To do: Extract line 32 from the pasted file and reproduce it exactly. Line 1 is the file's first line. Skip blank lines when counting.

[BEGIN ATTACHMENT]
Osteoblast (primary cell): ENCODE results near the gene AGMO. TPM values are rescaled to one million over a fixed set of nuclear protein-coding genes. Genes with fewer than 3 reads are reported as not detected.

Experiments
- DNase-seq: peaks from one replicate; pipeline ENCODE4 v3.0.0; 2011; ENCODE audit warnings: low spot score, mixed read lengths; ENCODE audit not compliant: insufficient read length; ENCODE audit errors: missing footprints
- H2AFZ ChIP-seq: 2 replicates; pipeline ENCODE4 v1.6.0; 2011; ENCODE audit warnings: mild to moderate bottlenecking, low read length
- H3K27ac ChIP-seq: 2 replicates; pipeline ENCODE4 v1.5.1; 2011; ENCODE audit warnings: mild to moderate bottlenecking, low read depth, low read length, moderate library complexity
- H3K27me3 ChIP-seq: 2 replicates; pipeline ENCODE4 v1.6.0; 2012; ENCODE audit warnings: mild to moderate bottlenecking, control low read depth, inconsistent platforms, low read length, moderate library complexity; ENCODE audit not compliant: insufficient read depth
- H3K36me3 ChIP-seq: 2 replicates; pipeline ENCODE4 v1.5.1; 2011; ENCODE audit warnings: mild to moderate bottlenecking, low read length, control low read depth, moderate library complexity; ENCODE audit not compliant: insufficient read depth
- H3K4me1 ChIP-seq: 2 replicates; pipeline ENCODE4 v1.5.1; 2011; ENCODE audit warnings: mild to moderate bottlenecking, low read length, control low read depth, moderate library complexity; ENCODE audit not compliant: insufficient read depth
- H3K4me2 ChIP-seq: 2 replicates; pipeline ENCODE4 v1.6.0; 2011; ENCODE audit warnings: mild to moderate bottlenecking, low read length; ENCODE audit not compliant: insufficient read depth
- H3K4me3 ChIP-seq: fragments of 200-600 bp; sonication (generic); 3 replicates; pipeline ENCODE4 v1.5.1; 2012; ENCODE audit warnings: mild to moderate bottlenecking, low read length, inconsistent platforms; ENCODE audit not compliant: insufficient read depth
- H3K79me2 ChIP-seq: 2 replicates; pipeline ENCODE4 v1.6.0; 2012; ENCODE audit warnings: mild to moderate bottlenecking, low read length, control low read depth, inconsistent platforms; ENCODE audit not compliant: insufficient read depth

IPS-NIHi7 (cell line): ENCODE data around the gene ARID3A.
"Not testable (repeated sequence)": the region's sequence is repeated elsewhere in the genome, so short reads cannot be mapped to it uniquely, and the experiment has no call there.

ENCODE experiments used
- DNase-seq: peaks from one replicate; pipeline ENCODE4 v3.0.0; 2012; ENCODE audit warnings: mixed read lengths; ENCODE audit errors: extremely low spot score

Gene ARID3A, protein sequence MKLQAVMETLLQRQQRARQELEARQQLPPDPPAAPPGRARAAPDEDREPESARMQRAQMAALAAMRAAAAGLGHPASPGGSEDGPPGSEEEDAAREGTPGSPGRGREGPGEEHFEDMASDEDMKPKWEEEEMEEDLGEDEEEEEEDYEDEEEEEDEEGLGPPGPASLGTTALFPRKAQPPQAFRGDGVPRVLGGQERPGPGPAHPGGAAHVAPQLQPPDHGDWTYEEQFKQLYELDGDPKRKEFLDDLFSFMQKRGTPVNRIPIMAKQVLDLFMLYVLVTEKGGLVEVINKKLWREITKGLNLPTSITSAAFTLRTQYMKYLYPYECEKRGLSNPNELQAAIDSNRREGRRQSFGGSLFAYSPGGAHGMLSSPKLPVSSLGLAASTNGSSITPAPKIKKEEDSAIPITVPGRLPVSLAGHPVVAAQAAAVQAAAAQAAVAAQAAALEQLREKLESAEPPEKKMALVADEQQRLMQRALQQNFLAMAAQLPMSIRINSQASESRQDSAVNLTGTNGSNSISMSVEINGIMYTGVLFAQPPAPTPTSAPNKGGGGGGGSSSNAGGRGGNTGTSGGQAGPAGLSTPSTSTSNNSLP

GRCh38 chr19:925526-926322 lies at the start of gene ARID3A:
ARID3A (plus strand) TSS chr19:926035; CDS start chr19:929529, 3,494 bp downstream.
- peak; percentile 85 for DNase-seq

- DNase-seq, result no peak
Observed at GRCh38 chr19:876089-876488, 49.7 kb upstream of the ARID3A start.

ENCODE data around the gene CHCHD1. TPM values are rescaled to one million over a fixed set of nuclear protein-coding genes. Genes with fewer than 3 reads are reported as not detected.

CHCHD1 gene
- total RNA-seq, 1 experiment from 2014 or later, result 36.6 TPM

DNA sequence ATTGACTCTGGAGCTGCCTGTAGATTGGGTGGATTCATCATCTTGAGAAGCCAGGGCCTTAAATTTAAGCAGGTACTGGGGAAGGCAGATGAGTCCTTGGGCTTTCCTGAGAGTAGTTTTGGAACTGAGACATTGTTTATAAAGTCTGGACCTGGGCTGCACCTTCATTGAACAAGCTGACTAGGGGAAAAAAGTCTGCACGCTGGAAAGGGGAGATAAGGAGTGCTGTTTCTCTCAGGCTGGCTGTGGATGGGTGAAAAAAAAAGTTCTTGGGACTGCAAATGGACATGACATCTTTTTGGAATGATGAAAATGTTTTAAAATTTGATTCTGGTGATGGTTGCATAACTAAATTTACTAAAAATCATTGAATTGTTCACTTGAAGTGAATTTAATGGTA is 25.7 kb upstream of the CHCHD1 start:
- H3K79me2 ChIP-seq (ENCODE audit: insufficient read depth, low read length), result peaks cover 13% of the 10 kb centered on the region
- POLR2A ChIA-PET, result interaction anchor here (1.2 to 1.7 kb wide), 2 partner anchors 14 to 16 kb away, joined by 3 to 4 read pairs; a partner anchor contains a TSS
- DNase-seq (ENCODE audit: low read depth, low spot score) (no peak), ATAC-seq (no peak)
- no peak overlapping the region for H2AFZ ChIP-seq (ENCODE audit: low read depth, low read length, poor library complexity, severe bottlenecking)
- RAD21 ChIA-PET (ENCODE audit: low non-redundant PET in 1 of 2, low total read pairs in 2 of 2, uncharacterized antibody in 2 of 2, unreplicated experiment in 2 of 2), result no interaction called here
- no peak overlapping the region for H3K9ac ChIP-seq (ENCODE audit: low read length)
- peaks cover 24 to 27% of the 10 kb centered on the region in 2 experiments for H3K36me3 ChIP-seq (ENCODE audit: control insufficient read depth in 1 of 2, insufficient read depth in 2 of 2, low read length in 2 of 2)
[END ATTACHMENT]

- peaks cover 24 to 27% of the 10 kb centered on the region in 2 experiments for H3K36me3 ChIP-seq (ENCODE audit: control insufficient read depth in 1 of 2, insufficient read depth in 2 of 2, low read length in 2 of 2)